Baxter presented research on EBP therapy's role in inflammation-linked molecules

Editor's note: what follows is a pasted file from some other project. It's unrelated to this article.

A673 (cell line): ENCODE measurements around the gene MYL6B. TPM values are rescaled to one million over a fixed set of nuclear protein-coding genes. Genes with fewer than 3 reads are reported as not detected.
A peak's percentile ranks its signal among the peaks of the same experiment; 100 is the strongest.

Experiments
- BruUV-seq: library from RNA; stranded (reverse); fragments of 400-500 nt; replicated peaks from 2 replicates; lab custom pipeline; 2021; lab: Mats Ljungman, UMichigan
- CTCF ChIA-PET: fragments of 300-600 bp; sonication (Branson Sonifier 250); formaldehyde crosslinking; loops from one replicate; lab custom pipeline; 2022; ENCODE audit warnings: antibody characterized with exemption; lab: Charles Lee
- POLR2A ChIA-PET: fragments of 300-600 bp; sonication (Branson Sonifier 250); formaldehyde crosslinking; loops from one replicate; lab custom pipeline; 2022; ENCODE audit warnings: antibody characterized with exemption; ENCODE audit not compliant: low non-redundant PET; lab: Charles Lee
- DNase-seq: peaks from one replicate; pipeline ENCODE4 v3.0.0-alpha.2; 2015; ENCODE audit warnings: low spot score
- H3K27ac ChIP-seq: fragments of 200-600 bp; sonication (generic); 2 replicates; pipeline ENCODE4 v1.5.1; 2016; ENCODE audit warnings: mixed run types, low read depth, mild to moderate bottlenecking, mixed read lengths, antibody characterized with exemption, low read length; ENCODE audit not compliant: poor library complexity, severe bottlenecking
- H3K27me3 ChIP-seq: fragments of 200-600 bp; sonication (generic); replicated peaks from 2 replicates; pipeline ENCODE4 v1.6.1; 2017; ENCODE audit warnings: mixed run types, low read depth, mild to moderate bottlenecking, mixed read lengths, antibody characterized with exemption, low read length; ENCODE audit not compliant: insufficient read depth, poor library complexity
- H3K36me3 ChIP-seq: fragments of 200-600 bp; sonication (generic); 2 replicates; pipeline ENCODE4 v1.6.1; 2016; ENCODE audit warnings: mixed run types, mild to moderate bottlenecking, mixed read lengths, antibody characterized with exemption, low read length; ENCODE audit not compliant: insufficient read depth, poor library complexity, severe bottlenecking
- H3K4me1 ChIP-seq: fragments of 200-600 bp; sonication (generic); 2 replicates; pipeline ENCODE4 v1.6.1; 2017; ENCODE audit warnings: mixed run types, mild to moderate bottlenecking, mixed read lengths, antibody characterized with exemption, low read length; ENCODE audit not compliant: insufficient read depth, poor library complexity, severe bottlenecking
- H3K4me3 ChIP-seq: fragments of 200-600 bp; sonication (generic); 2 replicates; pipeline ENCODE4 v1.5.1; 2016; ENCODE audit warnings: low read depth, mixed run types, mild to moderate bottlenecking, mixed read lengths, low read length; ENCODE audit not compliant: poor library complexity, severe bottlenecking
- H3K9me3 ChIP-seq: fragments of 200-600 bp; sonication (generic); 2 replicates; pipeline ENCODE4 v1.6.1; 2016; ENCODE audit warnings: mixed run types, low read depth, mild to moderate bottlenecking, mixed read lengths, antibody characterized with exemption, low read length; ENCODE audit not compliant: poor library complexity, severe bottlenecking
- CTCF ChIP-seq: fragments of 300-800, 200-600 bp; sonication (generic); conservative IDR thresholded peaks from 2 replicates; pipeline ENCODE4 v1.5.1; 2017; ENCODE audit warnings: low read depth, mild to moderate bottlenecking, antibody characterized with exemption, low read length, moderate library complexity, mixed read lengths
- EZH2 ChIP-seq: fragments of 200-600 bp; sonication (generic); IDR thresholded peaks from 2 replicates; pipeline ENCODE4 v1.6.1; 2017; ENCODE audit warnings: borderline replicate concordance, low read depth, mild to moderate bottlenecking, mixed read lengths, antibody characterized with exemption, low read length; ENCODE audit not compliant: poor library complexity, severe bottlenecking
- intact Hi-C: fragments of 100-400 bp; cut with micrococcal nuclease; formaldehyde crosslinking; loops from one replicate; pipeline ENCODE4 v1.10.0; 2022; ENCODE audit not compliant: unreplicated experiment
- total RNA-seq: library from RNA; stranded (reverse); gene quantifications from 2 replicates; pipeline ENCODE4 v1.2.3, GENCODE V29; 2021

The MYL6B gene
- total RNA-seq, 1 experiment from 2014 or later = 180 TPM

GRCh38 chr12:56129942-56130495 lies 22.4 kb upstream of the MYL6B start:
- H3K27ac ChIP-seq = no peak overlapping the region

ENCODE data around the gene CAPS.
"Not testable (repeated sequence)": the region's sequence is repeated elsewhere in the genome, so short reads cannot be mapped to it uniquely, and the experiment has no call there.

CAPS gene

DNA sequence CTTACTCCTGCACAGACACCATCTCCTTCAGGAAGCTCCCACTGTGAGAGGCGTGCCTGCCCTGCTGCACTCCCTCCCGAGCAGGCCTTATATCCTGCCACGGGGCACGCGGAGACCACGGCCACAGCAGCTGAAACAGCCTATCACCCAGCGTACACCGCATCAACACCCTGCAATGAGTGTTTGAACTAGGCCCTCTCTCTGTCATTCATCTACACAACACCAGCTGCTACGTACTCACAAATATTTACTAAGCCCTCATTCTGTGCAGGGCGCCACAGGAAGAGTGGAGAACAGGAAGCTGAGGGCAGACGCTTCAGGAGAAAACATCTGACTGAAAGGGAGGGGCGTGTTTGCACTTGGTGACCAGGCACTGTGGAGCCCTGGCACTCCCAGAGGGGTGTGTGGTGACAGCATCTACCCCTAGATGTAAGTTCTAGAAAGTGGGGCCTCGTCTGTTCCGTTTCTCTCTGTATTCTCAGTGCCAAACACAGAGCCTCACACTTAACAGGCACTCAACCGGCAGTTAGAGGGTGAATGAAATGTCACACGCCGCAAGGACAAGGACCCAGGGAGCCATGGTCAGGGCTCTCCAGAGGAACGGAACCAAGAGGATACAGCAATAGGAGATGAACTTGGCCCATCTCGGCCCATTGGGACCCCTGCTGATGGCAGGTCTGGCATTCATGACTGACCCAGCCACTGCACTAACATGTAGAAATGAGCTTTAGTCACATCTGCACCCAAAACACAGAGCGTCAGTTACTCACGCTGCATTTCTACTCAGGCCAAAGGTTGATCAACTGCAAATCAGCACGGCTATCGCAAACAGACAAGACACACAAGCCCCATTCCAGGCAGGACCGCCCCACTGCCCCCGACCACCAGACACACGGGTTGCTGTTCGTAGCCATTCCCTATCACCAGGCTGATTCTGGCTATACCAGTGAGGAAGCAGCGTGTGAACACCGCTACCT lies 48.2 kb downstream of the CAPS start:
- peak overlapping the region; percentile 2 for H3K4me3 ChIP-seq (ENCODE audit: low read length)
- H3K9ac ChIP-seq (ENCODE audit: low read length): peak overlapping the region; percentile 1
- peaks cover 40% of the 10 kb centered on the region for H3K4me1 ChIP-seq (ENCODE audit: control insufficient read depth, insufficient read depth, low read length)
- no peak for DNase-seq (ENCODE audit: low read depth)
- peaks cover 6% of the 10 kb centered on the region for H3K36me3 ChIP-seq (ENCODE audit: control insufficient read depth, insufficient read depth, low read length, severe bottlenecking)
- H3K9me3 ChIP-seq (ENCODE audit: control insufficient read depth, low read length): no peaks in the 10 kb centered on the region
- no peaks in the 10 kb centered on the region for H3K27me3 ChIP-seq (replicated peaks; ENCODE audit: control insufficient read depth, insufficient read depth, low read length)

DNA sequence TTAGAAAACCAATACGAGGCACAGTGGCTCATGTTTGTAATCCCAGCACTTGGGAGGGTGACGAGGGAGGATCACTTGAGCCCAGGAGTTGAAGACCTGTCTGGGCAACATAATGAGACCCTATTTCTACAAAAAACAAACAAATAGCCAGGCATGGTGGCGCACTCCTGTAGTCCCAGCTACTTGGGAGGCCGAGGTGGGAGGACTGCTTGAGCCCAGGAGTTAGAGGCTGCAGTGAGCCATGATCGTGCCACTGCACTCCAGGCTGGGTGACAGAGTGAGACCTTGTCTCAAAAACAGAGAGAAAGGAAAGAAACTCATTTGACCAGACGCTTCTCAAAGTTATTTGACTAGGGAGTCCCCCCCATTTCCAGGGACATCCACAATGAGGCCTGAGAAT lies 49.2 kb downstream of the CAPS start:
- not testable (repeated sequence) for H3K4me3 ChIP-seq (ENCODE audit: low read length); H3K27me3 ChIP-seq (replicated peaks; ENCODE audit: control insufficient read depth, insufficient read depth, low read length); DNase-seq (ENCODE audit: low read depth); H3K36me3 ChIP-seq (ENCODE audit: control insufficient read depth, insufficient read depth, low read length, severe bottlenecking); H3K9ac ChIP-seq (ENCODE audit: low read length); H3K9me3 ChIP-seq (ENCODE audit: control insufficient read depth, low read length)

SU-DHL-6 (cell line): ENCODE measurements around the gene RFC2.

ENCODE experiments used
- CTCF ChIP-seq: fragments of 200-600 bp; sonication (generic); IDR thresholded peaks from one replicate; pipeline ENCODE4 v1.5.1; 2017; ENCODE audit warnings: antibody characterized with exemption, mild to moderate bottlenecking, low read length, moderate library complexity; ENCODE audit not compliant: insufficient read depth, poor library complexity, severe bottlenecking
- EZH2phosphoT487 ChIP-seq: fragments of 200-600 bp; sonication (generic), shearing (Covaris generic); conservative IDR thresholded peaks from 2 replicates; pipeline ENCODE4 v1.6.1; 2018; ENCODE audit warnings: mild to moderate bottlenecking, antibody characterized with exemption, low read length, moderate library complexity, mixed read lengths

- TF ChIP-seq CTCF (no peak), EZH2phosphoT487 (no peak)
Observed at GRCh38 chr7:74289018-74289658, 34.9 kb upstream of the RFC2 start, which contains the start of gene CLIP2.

Baxter International announced research on the role of extracorporeal blood purification in the removal of molecules linked to inflammation that was presented at the American Society of Nephrology's annual Kidney Week in Chicago. EBP is a method of blood purification that takes place outside the body. Blood passes through a membrane within the extracorporeal circuit, which filters harmful molecules or waste products in the blood, returning it to a normal state. This cleaned blood is then returned to the body. This type of therapy is most often used for patients with acute kidney injury, who are unable to clear toxins from their blood due to a sudden loss of kidney function. Baxter researchers looked at two new areas where EBP may play an expanded role in the future. In one in vitro study, researchers compared different membranes to assess their ability to remove cytokines including IL-6, a molecule that stimulates the body's inflammatory and auto-immune response during trauma or illness. Chronic inflammation can be a concern for end-stage renal disease patients and can lead to complications such as cardiovascular disease. In ICU patients, severe inflammation can lead to organ failure. The study reported that membranes included in the analysis can remove IL-6 and certain cell activating molecules, with more porous mid-cut off and high-cut off membranes able to remove these molecules at a higher rate. In a second in vitro study, researchers evaluated two different classes of membranes, a high-flux dialyzer and a high-cut off dialyzer, to assess their ability to clear four mid-sized molecules that may affect a range of biological functions, including inflammation and cardiovascular function. The molecules studied are of potential interest for the treatment of myeloma kidney, a complication associated with multiple myeloma, a blood cancer; sepsis, a potentially fatal inflammatory response to infection; and rhabdomyolysis, a breakdown of muscle tissue that leads to the release of muscle fiber contents into the blood that often causes kidney damage. After simulating treatment with each dialyzer, researchers concluded that the HCO membrane provided a more efficient removal of the molecules studied, and that a high-flux membrane did not offer the rate of removal that is required in acute care treatment. ''While our findings conclude that targeting these molecules is possible, further research will help us understand the clinical impact of removing these molecules from the blood,'' said Markus Storr, senior R&D manager, Baxter, and one of the authors of the studies. In total, Baxter presented 24 abstracts at ASN to support the latest scientific exchange for home, in-center and acute dialysis.